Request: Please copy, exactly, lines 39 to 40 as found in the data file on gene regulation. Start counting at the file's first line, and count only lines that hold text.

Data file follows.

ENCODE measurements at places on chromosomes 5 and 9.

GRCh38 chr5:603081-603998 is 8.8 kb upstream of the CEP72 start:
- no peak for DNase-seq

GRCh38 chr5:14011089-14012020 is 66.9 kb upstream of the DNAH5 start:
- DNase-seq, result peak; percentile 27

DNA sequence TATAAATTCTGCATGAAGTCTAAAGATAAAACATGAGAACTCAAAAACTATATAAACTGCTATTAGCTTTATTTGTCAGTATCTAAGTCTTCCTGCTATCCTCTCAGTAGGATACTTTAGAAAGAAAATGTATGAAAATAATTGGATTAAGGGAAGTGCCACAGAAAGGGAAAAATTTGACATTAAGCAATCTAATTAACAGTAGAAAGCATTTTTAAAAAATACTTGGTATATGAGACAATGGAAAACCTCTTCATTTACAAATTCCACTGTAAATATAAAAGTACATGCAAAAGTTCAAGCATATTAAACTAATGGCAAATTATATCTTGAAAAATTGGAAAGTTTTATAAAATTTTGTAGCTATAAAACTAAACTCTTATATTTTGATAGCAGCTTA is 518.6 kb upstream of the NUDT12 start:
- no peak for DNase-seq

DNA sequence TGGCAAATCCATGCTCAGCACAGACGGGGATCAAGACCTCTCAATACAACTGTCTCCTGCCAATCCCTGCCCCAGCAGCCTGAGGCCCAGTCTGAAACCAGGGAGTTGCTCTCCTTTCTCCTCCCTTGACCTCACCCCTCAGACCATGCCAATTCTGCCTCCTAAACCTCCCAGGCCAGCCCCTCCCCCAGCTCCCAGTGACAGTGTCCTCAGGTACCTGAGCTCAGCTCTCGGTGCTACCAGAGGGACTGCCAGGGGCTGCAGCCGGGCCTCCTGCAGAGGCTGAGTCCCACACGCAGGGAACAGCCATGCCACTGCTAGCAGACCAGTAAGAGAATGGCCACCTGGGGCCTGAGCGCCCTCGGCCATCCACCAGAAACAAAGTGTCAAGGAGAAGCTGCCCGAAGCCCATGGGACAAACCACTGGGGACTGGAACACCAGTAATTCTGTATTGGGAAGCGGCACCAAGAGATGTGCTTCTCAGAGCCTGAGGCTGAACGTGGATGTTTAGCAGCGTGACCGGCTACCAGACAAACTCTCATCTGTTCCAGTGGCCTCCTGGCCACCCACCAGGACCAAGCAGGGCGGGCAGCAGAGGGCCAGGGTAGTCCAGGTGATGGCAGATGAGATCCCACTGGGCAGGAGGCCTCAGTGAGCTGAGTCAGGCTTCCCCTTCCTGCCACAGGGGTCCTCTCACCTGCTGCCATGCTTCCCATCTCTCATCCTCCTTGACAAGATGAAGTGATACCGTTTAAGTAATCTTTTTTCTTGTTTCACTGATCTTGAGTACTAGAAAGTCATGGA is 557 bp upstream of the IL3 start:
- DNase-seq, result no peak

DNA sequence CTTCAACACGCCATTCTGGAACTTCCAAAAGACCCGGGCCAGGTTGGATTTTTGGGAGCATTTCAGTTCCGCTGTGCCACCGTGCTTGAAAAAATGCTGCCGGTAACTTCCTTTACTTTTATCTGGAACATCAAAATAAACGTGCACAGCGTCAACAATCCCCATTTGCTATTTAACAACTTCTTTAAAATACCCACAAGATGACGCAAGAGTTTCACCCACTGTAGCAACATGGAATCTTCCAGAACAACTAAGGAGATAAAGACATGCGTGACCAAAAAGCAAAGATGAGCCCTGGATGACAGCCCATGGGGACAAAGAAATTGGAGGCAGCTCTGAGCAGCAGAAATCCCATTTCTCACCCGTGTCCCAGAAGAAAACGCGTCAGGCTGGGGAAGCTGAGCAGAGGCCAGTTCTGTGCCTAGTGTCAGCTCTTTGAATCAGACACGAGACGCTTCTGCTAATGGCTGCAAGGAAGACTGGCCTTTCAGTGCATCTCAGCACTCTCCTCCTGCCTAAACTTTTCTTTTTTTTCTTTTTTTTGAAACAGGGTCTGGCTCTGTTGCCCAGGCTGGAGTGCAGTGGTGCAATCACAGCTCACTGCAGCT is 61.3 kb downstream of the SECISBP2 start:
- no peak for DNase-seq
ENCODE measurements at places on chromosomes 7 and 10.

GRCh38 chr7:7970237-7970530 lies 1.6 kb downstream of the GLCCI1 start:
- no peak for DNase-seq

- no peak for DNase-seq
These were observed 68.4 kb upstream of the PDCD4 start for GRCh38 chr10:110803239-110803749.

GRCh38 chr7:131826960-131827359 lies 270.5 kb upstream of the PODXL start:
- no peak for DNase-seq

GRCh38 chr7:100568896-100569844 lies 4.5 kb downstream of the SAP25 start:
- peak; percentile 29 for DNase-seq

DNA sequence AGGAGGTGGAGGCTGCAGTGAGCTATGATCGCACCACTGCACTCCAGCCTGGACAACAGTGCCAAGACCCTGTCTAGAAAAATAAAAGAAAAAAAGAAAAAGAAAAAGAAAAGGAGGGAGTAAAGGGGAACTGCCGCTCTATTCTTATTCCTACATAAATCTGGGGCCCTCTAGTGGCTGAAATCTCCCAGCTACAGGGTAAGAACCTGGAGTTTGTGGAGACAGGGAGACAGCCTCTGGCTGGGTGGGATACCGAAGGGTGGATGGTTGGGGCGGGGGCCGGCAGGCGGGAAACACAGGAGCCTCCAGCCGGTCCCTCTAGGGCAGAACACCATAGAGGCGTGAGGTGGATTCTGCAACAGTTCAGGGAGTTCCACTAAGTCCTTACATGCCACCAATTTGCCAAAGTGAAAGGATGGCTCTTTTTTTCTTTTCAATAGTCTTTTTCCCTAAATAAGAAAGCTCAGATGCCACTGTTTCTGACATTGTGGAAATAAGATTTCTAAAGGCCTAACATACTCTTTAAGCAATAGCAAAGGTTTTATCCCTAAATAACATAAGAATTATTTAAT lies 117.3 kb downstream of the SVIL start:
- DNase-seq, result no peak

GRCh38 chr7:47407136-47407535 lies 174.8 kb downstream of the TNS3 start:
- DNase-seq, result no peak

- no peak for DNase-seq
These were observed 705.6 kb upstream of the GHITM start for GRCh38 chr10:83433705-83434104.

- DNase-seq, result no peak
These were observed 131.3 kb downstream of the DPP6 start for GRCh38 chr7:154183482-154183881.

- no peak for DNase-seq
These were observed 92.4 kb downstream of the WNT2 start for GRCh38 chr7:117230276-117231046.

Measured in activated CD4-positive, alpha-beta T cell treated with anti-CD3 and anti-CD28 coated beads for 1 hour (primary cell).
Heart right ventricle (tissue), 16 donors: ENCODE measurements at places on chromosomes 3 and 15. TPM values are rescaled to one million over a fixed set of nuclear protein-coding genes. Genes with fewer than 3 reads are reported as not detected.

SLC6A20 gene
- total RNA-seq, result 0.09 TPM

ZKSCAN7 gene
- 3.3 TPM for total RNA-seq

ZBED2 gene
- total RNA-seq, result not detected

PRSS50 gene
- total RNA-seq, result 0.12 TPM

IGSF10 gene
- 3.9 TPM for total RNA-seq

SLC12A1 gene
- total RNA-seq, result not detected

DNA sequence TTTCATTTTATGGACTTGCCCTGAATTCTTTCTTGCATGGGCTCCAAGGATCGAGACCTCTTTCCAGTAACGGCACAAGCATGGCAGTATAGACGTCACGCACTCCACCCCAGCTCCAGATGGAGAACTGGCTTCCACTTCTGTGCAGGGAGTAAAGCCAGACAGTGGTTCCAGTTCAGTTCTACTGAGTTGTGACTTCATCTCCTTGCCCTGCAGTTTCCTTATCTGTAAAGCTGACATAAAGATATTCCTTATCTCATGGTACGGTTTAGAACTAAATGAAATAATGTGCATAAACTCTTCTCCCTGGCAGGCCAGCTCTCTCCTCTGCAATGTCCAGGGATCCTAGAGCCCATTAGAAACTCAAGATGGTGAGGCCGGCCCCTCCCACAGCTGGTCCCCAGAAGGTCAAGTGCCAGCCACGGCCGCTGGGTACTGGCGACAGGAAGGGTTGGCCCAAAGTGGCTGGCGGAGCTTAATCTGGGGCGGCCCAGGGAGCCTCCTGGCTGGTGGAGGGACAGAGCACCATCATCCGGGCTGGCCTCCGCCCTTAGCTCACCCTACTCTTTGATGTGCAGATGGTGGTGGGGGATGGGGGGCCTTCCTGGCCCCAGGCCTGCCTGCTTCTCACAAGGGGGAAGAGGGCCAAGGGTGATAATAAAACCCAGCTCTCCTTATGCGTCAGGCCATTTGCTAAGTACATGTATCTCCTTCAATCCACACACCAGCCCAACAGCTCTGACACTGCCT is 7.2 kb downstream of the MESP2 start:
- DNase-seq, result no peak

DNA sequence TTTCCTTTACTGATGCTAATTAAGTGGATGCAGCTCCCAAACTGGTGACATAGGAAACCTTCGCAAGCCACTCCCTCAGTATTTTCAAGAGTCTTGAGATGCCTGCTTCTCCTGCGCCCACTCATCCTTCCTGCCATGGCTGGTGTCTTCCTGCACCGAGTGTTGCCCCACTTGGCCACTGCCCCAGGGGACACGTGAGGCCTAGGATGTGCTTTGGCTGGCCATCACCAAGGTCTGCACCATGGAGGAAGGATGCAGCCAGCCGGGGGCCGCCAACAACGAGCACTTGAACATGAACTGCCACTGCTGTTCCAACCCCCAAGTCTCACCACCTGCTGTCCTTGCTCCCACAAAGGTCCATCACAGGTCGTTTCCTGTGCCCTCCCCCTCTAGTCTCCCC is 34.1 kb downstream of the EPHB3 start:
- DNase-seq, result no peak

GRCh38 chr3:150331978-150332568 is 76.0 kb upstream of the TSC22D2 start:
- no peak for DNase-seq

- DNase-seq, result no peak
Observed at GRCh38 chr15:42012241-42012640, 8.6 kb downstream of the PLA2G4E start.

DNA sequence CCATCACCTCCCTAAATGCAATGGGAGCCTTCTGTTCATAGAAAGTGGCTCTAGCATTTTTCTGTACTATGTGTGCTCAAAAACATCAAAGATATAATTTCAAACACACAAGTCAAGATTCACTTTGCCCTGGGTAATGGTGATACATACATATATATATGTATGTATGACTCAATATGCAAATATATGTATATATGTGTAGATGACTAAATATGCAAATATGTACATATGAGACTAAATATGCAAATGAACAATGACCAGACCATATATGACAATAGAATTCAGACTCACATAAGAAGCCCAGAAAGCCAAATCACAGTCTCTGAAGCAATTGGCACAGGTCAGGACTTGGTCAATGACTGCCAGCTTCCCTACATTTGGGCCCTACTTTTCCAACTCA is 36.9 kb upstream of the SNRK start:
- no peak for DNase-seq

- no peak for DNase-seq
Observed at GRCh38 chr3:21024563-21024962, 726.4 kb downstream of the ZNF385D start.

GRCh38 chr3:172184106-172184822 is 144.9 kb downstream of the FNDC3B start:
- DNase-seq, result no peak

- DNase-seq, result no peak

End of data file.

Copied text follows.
PRSS50 gene
- total RNA-seq, result 0.12 TPM